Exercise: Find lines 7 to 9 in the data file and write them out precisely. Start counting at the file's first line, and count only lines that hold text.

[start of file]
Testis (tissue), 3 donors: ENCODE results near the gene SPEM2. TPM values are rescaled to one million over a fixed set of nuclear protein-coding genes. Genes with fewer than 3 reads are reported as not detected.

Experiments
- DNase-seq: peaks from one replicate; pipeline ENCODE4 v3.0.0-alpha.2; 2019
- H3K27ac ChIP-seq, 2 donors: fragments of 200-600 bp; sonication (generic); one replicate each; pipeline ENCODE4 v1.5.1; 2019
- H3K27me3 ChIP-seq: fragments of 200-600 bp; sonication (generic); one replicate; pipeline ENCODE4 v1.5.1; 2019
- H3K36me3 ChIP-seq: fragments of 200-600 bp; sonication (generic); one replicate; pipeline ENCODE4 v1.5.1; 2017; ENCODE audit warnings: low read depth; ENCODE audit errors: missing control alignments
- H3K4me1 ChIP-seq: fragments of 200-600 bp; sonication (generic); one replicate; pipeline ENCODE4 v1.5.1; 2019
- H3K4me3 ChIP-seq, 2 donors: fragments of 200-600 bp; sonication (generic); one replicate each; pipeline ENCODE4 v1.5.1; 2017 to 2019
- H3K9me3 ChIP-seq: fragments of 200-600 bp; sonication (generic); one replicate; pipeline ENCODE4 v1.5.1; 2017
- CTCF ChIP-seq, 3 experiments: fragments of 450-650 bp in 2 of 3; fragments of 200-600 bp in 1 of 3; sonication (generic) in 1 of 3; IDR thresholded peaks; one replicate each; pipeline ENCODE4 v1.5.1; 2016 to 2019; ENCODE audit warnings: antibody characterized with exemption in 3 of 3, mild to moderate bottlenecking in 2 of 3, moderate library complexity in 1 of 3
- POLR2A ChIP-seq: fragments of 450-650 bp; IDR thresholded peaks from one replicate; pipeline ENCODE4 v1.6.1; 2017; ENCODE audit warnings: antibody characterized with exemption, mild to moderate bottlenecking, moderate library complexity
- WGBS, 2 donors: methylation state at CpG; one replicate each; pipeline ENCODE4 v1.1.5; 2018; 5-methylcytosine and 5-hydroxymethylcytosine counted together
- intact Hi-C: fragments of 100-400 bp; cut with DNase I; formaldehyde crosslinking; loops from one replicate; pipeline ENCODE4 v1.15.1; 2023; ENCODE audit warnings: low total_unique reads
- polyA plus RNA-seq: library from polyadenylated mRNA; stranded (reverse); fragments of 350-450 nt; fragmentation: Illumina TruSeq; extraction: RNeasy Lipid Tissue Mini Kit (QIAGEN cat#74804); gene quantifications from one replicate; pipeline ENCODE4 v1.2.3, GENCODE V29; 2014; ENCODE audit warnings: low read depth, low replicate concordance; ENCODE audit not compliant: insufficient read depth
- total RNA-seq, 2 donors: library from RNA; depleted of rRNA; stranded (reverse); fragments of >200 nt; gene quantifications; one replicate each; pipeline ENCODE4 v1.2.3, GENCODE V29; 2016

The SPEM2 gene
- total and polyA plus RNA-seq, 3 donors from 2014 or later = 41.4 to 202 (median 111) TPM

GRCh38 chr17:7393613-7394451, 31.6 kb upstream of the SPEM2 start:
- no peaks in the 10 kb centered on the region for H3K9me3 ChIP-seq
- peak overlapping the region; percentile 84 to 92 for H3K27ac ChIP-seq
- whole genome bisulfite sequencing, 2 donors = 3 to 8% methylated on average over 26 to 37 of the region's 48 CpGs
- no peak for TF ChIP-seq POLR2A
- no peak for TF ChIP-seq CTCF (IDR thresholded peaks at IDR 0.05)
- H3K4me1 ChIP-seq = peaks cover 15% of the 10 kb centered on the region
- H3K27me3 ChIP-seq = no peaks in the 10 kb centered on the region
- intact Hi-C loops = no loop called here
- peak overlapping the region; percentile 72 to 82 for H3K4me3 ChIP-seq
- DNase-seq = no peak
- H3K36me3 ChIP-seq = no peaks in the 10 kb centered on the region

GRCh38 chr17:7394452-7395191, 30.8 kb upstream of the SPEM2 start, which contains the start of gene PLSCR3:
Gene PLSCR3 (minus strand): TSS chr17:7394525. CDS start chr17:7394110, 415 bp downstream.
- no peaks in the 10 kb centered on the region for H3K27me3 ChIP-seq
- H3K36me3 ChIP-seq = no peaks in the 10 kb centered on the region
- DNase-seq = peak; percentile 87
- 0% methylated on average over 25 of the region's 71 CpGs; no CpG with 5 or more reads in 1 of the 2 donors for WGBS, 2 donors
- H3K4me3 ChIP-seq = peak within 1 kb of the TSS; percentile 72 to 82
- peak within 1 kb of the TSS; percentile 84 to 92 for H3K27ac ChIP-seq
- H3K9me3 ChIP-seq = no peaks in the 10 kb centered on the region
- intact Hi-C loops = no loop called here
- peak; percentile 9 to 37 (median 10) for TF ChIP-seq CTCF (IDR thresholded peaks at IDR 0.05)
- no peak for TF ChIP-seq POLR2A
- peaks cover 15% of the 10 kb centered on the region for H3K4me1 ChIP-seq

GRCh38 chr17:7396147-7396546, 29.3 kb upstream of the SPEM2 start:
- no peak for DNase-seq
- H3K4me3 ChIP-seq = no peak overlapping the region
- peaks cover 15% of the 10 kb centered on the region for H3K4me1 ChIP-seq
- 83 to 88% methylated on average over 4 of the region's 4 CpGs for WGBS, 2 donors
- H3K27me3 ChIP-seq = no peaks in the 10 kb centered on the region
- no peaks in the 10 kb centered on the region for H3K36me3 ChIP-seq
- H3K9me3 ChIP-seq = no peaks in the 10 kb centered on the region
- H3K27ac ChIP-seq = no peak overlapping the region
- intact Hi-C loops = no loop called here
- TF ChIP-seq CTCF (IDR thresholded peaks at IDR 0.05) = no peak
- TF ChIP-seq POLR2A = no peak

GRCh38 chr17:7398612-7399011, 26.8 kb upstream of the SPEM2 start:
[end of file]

- H3K4me1 ChIP-seq: fragments of 200-600 bp; sonication (generic); one replicate; pipeline ENCODE4 v1.5.1; 2019
- H3K4me3 ChIP-seq, 2 donors: fragments of 200-600 bp; sonication (generic); one replicate each; pipeline ENCODE4 v1.5.1; 2017 to 2019
- H3K9me3 ChIP-seq: fragments of 200-600 bp; sonication (generic); one replicate; pipeline ENCODE4 v1.5.1; 2017